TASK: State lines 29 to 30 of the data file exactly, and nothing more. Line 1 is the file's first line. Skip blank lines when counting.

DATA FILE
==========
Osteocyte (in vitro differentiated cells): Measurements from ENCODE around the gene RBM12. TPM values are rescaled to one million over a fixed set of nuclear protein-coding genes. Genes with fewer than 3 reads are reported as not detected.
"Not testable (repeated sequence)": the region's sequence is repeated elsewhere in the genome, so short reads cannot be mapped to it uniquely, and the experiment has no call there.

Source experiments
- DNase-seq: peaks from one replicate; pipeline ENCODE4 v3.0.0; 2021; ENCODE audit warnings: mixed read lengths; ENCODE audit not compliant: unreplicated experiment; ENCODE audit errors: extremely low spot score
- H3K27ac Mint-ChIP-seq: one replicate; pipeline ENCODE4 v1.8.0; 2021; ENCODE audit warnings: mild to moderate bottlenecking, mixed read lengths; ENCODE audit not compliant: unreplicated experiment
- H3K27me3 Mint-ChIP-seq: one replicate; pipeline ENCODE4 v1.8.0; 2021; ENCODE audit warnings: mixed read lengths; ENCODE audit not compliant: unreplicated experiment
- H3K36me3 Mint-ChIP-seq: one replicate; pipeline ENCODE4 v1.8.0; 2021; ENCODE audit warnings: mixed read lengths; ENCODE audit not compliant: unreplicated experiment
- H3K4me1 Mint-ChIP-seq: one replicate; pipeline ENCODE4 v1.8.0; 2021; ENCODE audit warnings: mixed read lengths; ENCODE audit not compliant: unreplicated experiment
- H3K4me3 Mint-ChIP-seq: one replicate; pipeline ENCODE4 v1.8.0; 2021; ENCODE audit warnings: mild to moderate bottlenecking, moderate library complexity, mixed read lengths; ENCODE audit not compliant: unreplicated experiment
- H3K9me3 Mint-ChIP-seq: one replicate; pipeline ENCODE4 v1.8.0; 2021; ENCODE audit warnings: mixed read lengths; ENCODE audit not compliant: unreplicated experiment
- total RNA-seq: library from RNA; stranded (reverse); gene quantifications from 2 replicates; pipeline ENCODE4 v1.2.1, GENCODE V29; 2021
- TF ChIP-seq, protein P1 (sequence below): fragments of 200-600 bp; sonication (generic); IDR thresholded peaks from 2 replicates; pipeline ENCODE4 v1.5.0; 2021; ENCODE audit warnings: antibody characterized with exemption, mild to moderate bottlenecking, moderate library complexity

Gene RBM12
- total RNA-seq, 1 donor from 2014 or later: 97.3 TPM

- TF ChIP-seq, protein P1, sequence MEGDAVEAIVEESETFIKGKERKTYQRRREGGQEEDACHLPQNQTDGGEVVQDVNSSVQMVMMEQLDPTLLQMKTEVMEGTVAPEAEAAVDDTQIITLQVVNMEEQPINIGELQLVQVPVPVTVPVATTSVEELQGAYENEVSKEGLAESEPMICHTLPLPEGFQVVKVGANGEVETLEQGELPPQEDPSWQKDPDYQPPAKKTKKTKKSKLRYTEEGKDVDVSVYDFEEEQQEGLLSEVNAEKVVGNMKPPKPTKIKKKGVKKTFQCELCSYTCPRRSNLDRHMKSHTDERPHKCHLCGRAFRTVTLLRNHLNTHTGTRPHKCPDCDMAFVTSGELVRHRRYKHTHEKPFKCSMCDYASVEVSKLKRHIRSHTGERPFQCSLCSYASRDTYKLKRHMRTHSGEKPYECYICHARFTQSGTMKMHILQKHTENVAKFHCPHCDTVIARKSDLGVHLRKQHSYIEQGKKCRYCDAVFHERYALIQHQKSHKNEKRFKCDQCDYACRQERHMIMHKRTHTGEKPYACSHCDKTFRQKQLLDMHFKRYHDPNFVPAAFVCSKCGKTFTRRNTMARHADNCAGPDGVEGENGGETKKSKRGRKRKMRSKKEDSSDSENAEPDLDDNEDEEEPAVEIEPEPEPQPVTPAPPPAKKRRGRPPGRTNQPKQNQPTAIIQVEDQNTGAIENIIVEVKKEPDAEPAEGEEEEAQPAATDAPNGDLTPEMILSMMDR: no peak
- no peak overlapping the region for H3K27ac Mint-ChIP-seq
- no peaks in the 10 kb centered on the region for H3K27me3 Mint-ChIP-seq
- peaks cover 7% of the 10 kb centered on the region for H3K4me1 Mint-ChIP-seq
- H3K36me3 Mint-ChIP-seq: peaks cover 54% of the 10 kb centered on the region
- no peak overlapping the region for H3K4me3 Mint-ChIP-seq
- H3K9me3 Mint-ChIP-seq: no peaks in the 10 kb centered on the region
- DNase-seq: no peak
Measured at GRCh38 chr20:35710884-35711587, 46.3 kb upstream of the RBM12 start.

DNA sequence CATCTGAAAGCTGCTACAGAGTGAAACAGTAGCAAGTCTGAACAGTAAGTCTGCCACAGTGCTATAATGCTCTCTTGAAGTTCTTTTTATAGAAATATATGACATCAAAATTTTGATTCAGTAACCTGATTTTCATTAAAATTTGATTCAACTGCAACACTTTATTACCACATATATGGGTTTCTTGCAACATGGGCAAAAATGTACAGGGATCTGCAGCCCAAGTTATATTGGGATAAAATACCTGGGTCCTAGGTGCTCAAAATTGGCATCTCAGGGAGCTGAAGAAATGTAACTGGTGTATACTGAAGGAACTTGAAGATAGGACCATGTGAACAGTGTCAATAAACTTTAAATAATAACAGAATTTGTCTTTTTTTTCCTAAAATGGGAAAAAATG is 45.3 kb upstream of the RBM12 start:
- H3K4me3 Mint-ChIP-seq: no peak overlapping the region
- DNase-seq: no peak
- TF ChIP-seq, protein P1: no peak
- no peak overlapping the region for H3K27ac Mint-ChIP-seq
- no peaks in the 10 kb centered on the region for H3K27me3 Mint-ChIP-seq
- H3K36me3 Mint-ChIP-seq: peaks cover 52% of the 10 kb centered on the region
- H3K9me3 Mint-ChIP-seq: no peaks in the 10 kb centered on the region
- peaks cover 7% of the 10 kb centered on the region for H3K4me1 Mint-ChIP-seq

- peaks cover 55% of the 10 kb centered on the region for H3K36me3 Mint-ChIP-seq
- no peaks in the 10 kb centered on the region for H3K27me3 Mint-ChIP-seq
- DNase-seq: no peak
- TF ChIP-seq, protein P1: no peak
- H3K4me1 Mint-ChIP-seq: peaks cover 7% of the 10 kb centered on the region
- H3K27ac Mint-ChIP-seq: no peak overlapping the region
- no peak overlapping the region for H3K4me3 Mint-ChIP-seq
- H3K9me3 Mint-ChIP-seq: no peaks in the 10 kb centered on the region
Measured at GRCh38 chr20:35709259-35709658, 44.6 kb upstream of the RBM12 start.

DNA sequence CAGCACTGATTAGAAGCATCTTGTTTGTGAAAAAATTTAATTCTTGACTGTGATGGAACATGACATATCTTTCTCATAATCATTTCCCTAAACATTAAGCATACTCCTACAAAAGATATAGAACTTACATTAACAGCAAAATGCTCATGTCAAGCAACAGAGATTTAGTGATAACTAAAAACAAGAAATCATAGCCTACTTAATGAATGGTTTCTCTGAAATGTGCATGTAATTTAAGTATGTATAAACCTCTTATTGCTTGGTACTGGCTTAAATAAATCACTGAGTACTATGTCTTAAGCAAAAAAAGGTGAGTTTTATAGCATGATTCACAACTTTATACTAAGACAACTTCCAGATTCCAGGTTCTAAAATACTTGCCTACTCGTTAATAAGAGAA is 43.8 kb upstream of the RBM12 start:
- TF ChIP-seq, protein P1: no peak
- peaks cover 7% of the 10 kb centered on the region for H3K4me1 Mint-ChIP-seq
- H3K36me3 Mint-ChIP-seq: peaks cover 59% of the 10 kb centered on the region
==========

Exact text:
- no peaks in the 10 kb centered on the region for H3K27me3 Mint-ChIP-seq
- H3K36me3 Mint-ChIP-seq: peaks cover 52% of the 10 kb centered on the region